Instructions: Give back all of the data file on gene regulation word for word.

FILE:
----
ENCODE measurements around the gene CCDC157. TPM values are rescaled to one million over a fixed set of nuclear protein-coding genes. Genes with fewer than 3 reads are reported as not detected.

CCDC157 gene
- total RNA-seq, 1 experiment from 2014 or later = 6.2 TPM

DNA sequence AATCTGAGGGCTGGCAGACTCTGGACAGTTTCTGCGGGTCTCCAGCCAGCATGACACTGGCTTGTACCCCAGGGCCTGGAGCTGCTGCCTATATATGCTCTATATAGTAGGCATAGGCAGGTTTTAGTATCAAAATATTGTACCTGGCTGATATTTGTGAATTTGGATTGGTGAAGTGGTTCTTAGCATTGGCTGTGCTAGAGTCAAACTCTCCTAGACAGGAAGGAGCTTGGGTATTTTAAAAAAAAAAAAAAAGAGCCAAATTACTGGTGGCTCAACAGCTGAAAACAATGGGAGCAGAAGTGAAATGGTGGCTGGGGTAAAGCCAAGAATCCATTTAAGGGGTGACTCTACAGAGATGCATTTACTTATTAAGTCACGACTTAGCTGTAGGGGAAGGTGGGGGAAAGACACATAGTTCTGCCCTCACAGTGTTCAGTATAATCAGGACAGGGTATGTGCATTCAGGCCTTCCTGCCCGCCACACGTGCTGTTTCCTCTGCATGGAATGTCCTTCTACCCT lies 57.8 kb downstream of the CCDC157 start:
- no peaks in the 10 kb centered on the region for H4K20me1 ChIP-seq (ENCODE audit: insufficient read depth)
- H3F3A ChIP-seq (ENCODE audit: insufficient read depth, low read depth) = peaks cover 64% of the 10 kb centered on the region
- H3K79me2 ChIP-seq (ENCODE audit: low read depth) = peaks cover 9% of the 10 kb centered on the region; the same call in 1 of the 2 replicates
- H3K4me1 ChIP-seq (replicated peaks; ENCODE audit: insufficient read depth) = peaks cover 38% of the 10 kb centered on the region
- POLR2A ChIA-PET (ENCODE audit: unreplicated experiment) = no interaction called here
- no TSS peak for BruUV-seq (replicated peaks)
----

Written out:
ENCODE measurements around the gene CCDC157. TPM values are rescaled to one million over a fixed set of nuclear protein-coding genes. Genes with fewer than 3 reads are reported as not detected.

CCDC157 gene
- total RNA-seq, 1 experiment from 2014 or later = 6.2 TPM

DNA sequence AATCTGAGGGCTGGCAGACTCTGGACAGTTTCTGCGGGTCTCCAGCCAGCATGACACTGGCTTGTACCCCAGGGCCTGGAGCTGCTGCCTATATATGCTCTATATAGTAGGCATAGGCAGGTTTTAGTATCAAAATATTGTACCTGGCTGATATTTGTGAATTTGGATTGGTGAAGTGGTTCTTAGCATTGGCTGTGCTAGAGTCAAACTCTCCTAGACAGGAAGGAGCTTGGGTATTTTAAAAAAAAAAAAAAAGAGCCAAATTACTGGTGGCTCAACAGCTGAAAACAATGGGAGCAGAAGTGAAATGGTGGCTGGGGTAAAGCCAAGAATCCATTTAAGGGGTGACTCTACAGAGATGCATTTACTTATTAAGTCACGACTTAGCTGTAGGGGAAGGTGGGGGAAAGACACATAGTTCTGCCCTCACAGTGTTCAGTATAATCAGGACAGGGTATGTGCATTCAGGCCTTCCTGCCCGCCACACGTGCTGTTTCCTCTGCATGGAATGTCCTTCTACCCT lies 57.8 kb downstream of the CCDC157 start:
- no peaks in the 10 kb centered on the region for H4K20me1 ChIP-seq (ENCODE audit: insufficient read depth)
- H3F3A ChIP-seq (ENCODE audit: insufficient read depth, low read depth) = peaks cover 64% of the 10 kb centered on the region
- H3K79me2 ChIP-seq (ENCODE audit: low read depth) = peaks cover 9% of the 10 kb centered on the region; the same call in 1 of the 2 replicates
- H3K4me1 ChIP-seq (replicated peaks; ENCODE audit: insufficient read depth) = peaks cover 38% of the 10 kb centered on the region
- POLR2A ChIA-PET (ENCODE audit: unreplicated experiment) = no interaction called here
- no TSS peak for BruUV-seq (replicated peaks)